Technical Communication on Controversial Projects
In Technical Communication on Controversial Projects, you'll learn ...
- Frameworks for understanding the underlying causes and characteristics of controversy on technically complex projects
- How to engage stakeholders in processes that achieve technically credible and publically legitimate project outcomes
- Detailed instructions for addressing both two-party negotiation and multi-party facilitation processes
- The constructive (yet challenging to implement) and often underutilized collaborative -based negotiation and facilitation processes.
Expectations for scientists and engineers often include the ability to communicate the technical merits of proposed projects to diverse and sometimes adversarial or untrusting parties. These parties may have a stake in the outcomes and have a measure of influence on the success of the project.
Industrial facility permitting, land management plans, environmental remediation projects that require agency approval and public involvement processes, and highly complex, multi-disciplinary product or process developments are a few examples of the kinds of projects where it is necessary to communicate with diverse parties. Often, these communications and stakeholder engagement processes become mired in confusion and controversy. Special interest groups are becoming increasingly effective at asserting their interests into proposed project development plans.
Many scientists and engineers find it frustrating to communicate the technical merits of a project within these complex social settings. This course provides an understanding of the causes and characteristics of the controversy. Moreover, it introduces alternative strategies and methodologies to the status quo for managing technically complex and socially controversial projects.
This course requires no pre-requisite knowledge; although, the content will be most appreciated by graduates of the “school of hard knocks.” Anyone needing to improve their ability to communicate the merits of technical work to diverse types of clients, stakeholders and audiences would benefit from this course, including: scientists and engineers seeking to work more effectively on multi-stakeholder projects; Managers, regulators, and public communications staff from environmental, public health, and public safety agencies; Executives, project managers, and public relations managers from regulated industries and trade associations; Senior policymakers and communications personnel from advocacy groups and non-governmental organizations; Policymakers such as legislators and legislative staff.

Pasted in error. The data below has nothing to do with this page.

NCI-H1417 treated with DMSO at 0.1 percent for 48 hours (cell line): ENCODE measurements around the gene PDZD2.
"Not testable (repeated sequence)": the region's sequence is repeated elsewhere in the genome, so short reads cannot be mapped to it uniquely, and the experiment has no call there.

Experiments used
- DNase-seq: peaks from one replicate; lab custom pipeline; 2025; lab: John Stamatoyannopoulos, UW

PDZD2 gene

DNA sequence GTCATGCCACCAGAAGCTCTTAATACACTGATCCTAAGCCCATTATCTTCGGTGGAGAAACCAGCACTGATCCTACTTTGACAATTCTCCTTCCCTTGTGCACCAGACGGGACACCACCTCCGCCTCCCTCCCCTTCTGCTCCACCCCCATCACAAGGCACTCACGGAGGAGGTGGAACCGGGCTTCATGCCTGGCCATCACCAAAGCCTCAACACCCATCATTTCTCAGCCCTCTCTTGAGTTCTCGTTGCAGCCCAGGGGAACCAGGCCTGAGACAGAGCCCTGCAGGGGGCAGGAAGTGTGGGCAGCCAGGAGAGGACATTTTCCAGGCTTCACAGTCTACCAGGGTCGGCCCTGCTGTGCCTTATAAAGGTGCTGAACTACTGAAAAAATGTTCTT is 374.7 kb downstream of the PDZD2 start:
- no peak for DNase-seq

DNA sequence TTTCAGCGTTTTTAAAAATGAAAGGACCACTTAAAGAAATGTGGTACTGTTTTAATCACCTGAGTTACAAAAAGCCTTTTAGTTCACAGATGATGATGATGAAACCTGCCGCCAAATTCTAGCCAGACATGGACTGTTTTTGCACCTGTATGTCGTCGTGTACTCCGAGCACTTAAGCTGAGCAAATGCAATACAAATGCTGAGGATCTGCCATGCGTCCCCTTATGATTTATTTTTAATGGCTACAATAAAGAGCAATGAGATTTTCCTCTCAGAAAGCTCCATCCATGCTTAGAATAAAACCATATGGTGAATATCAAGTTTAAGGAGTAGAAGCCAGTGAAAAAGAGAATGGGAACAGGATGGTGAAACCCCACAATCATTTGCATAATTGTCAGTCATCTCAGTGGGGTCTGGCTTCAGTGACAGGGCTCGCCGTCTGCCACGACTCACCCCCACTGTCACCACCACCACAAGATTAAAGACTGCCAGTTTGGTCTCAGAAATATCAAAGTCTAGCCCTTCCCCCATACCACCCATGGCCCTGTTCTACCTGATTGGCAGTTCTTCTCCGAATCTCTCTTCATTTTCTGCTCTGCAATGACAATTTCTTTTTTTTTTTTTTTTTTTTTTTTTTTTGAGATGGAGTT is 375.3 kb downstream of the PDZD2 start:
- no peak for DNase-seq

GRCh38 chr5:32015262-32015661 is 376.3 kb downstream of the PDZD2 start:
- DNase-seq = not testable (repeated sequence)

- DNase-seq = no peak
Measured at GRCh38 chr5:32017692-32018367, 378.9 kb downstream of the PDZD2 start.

Specific Knowledge or Skill Obtained
This course teaches the following specific knowledge and skills:
- Underlying causes and characteristics of controversy
- Advantages and disadvantages of different conceptual frameworks for conducting stakeholder participation
- Practical and proven planning strategies and methodologies for stakeholder participation
- How to anticipate and proactively respond to the Spiral of Conflict
- How to match the communication strategy to the nature of the project
- Major principles of effective negotiation
- Major principles of effective negotiation
- How to assess the need for implementing state-of-the-art processes for managing multi-stakeholder processes
- Major principles in the design and implementation of managed multi-stakeholder processes
Certificate of Completion
You will be able to immediately print a certificate of completion after passing a multiple-choice quiz consisting of 30 questions. PDH credits are not awarded until the course is completed and quiz is passed.
|This course is applicable to professional engineers in:|
|Alabama (P.E.)||Alaska (P.E.)||Arkansas (P.E.)|
|Delaware (P.E.)||Florida (P.E. Other Topics)||Georgia (P.E.)|
|Idaho (P.E.)||Indiana (P.E.)||Iowa (P.E.)|
|Kansas (P.E.)||Kentucky (P.E.)||Louisiana (P.E.)|
|Maine (P.E.)||Minnesota (P.E.)||Mississippi (P.E.)|
|Missouri (P.E.)||Montana (P.E.)||Nevada (P.E.)|
|New Hampshire (P.E.)||New Jersey (P.E.)||New Mexico (P.E.)|
|North Carolina (P.E.)||North Dakota (P.E.)||Ohio (P.E. Self-Paced)|
|Oklahoma (P.E.)||Oregon (P.E.)||Pennsylvania (P.E.)|
|South Carolina (P.E.)||South Dakota (P.E.)||Tennessee (P.E.)|
|Texas (P.E.)||Utah (P.E.)||Vermont (P.E.)|
|Virginia (P.E.)||West Virginia (P.E.)||Wisconsin (P.E.)|